LOOKING BACK: Discover your heritage at free historical society event

Family heritage is of interest to most everyone, the young and the old, sooner or later. Most people, when they reach a certain age, begin to wonder who they are and where they came from.

Four generations of the Hoover family pose for a photo: From left, Pauline Hoover; Pauline's granddaughter, Valerie Ann Crawford, holding her baby, Alanna Lilly Crawford; and Ronald Aaron Hoover, Pauline's son and father to Valerie. Submitted
Four generations of the Hoover family pose for a photo: From left, Pauline Hoover; Pauline’s granddaughter, Valerie Ann Crawford, holding her baby, Alanna Lilly Crawford; and Ronald Aaron Hoover, Pauline’s son and father to Valerie. Submitted

My family moved from Kentucky to Indiana in 1950. My father’s older brother had moved to Indiana, and my father wanted to be near him. We came from a large family, several aunts and uncles and lots of cousins. I became interested in knowing my heritage when I was about 21 years old, just after the birth of our son.

When I say my “family heritage,” I am referring to finding out who my great-grandparents were and where they lived. I already knew I had wonderful grandparents. They were farmers, hard-working, go to meetin’ Christians who loved the Lord and the family. So, I decided I wanted to get to know my great-grandparents.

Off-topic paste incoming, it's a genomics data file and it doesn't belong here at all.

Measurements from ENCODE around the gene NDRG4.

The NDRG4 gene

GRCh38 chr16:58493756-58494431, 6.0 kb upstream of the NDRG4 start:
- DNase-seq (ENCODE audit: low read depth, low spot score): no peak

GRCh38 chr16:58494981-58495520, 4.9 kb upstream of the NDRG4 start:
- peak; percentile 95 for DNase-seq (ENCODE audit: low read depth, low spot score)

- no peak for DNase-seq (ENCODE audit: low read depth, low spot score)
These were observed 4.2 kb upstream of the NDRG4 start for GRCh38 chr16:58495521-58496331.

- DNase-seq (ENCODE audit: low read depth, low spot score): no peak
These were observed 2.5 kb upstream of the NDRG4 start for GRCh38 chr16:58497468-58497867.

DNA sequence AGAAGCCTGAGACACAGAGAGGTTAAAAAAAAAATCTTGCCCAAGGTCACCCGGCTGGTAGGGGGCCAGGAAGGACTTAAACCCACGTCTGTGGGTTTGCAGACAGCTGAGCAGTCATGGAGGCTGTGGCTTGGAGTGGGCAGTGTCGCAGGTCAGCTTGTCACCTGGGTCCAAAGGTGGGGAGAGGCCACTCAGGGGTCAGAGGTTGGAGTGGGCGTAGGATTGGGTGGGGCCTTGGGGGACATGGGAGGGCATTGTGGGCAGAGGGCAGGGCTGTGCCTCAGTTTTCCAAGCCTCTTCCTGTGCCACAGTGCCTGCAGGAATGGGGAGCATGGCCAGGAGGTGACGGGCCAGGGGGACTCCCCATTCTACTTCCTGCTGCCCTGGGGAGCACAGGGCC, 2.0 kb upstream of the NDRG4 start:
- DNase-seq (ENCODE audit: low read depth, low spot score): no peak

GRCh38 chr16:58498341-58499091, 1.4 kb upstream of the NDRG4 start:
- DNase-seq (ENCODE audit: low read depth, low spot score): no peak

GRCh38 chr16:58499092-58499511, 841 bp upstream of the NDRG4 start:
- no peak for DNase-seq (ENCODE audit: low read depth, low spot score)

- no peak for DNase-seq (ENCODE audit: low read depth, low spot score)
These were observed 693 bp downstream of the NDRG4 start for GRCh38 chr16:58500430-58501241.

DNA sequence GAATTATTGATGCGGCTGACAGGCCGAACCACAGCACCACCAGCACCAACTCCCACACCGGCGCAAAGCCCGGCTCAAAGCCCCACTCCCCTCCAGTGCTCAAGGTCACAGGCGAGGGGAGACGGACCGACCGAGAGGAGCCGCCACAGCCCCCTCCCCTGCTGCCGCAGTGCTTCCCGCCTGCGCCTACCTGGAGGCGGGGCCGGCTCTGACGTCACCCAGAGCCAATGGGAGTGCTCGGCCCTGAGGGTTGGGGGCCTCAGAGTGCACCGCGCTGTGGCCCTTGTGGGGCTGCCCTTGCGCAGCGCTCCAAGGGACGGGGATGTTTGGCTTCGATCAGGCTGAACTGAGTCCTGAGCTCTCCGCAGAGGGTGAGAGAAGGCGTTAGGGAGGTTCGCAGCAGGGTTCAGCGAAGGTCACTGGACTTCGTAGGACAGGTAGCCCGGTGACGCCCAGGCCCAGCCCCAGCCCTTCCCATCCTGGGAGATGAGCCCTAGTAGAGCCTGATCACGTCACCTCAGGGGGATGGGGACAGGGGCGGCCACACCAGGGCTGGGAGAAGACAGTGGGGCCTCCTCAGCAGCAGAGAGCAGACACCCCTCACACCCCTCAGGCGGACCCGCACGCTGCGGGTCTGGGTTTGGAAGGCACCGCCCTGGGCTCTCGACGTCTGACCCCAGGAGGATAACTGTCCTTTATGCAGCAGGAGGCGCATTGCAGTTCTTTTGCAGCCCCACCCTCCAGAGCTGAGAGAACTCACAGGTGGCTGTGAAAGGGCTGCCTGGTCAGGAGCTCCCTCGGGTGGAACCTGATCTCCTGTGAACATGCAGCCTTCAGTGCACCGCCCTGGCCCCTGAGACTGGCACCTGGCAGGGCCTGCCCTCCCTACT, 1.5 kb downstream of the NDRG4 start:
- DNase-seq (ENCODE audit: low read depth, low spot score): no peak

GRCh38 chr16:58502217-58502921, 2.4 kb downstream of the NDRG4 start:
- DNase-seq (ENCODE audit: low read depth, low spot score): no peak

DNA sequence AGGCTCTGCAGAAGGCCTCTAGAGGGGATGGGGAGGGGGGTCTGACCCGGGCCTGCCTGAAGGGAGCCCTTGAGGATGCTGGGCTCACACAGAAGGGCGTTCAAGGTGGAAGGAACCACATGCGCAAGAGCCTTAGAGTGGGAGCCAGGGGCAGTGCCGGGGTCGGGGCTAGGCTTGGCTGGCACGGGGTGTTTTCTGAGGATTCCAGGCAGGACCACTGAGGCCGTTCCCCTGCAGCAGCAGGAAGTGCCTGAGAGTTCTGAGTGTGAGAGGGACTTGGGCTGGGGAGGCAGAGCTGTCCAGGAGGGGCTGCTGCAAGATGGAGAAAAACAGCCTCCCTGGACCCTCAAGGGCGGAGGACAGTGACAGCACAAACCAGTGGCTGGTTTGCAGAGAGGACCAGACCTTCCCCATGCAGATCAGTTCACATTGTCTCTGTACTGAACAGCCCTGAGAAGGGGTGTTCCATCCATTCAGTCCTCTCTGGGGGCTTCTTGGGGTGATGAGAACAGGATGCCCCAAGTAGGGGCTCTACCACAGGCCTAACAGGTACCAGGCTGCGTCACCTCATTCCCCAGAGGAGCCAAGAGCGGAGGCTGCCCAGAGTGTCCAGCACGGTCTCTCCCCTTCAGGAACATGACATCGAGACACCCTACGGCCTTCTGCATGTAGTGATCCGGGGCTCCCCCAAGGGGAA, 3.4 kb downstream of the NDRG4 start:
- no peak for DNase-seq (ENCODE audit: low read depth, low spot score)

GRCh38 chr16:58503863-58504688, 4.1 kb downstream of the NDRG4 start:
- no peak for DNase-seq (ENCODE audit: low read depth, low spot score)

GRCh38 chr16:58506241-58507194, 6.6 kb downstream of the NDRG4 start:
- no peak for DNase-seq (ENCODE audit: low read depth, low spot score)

I began planning my list of questions to ask my grandparents the next time we went to visit back in Kentucky. My grandfather and grandmother were full of answers. They told us stories of where they had lived and little stories about various happenings. I came home with four generations of information from them.

For them, it seemed like they were having a visit with each family member they talked about. For me, it was a treasure I never could have imagined if not for the interviews with my grandparents and their willingness to bring up lots of precious memories.

We are having a Family Heritage Day open house, a free event, Saturday, March 25 from 10 a.m. to 4 p.m. at the History Center, 90 E. Gould St. in Nashville. Family historians are invited to help find origins. There will be family displays, a help table, a research area, representatives from other historical organizations and books for sale.

If you would like to display your family genealogy at the Family Heritage Day open house, you may call 812-320-6237 or email radunn1972@aol.com for more information. There is no charge and a table will be provided.

On Friday, the day before Family Heritage Day, the historical society archives will have special late-night research hours for genealogists. We will be open in the afternoon from 1 to 4 p.m. and then from 5 to 8 p.m. The archives area is upstairs in the History Center. Please come in the east doors of the building, as the rest of the building will be closed off during the evening hours.

Pauline Hoover, Brown County Historical Society